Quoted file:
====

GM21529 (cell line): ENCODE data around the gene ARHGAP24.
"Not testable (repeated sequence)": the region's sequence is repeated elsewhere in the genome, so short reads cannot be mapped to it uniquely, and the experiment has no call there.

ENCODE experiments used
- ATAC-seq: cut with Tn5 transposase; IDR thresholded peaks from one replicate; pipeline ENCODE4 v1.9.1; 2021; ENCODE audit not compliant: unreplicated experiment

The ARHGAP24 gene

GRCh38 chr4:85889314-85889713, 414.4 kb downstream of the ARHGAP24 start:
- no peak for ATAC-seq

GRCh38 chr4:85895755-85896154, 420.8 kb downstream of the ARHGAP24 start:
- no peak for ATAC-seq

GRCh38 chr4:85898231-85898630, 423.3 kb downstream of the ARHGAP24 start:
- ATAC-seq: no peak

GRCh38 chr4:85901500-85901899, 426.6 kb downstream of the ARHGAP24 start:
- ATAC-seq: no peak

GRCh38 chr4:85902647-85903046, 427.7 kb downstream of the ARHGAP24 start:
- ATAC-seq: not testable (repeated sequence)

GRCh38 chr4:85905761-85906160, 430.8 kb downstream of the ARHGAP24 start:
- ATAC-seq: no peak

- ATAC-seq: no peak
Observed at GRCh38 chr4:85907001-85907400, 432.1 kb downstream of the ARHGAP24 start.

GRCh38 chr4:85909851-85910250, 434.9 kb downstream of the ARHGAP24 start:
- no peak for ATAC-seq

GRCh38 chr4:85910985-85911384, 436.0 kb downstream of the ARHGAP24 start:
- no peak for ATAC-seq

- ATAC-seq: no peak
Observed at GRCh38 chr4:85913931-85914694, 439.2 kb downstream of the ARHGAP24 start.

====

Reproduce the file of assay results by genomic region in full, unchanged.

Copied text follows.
GM21529 (cell line): ENCODE data around the gene ARHGAP24.
"Not testable (repeated sequence)": the region's sequence is repeated elsewhere in the genome, so short reads cannot be mapped to it uniquely, and the experiment has no call there.

ENCODE experiments used
- ATAC-seq: cut with Tn5 transposase; IDR thresholded peaks from one replicate; pipeline ENCODE4 v1.9.1; 2021; ENCODE audit not compliant: unreplicated experiment

The ARHGAP24 gene

GRCh38 chr4:85889314-85889713, 414.4 kb downstream of the ARHGAP24 start:
- no peak for ATAC-seq

GRCh38 chr4:85895755-85896154, 420.8 kb downstream of the ARHGAP24 start:
- no peak for ATAC-seq

GRCh38 chr4:85898231-85898630, 423.3 kb downstream of the ARHGAP24 start:
- ATAC-seq: no peak

GRCh38 chr4:85901500-85901899, 426.6 kb downstream of the ARHGAP24 start:
- ATAC-seq: no peak

GRCh38 chr4:85902647-85903046, 427.7 kb downstream of the ARHGAP24 start:
- ATAC-seq: not testable (repeated sequence)

GRCh38 chr4:85905761-85906160, 430.8 kb downstream of the ARHGAP24 start:
- ATAC-seq: no peak

- ATAC-seq: no peak
Observed at GRCh38 chr4:85907001-85907400, 432.1 kb downstream of the ARHGAP24 start.

GRCh38 chr4:85909851-85910250, 434.9 kb downstream of the ARHGAP24 start:
- no peak for ATAC-seq

GRCh38 chr4:85910985-85911384, 436.0 kb downstream of the ARHGAP24 start:
- no peak for ATAC-seq

- ATAC-seq: no peak
Observed at GRCh38 chr4:85913931-85914694, 439.2 kb downstream of the ARHGAP24 start.